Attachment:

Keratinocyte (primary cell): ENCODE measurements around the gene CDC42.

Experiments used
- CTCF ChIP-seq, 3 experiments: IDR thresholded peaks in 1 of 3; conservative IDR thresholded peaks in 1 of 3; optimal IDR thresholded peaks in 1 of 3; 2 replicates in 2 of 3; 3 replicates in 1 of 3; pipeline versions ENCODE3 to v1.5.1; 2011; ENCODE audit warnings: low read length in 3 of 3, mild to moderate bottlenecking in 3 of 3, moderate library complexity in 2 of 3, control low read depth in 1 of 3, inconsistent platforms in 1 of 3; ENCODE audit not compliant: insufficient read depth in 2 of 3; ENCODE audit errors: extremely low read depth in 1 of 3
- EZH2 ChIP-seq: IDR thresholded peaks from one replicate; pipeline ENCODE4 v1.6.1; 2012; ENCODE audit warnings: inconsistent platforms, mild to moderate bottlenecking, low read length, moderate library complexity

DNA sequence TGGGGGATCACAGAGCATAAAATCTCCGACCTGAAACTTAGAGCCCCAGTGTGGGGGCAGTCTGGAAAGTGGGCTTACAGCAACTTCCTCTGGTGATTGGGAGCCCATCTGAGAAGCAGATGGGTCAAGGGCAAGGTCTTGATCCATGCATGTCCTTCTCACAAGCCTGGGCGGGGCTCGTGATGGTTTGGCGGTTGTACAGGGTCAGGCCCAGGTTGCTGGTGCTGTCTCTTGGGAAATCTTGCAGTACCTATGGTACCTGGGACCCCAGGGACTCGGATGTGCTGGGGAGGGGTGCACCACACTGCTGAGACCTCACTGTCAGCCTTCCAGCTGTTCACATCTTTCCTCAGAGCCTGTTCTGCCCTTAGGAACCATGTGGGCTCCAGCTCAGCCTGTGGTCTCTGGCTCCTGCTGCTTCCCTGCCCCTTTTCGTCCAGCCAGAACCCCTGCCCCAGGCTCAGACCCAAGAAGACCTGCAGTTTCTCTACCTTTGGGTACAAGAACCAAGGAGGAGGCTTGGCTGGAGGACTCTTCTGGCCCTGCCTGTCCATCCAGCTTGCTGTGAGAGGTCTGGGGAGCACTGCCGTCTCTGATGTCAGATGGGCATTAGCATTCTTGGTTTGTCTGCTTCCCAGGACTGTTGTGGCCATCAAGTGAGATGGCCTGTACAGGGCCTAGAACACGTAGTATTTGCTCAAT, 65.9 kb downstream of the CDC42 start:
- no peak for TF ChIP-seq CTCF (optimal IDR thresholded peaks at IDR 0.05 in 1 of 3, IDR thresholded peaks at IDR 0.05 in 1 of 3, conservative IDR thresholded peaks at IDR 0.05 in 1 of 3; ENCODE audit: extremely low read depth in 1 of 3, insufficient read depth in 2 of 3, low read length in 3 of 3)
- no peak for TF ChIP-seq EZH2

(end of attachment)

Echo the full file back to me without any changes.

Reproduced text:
Keratinocyte (primary cell): ENCODE measurements around the gene CDC42.

Experiments used
- CTCF ChIP-seq, 3 experiments: IDR thresholded peaks in 1 of 3; conservative IDR thresholded peaks in 1 of 3; optimal IDR thresholded peaks in 1 of 3; 2 replicates in 2 of 3; 3 replicates in 1 of 3; pipeline versions ENCODE3 to v1.5.1; 2011; ENCODE audit warnings: low read length in 3 of 3, mild to moderate bottlenecking in 3 of 3, moderate library complexity in 2 of 3, control low read depth in 1 of 3, inconsistent platforms in 1 of 3; ENCODE audit not compliant: insufficient read depth in 2 of 3; ENCODE audit errors: extremely low read depth in 1 of 3
- EZH2 ChIP-seq: IDR thresholded peaks from one replicate; pipeline ENCODE4 v1.6.1; 2012; ENCODE audit warnings: inconsistent platforms, mild to moderate bottlenecking, low read length, moderate library complexity

DNA sequence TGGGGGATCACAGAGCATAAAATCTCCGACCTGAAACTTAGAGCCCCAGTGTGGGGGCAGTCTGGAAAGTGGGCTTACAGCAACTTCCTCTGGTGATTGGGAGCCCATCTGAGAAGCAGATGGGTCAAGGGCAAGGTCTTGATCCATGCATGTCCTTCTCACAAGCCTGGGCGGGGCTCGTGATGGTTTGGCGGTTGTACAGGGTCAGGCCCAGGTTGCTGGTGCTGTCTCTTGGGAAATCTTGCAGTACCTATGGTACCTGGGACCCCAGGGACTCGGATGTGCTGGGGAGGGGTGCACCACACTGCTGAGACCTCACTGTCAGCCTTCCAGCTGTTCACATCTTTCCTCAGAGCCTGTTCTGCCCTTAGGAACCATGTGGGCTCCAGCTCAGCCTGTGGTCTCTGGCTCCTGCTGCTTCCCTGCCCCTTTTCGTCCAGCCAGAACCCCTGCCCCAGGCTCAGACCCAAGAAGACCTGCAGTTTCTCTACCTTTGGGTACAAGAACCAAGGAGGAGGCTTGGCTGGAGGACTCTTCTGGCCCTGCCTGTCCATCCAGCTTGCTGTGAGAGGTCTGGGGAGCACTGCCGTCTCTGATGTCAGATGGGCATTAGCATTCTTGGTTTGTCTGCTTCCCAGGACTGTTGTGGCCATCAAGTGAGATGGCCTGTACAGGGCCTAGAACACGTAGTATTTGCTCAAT, 65.9 kb downstream of the CDC42 start:
- no peak for TF ChIP-seq CTCF (optimal IDR thresholded peaks at IDR 0.05 in 1 of 3, IDR thresholded peaks at IDR 0.05 in 1 of 3, conservative IDR thresholded peaks at IDR 0.05 in 1 of 3; ENCODE audit: extremely low read depth in 1 of 3, insufficient read depth in 2 of 3, low read length in 3 of 3)
- no peak for TF ChIP-seq EZH2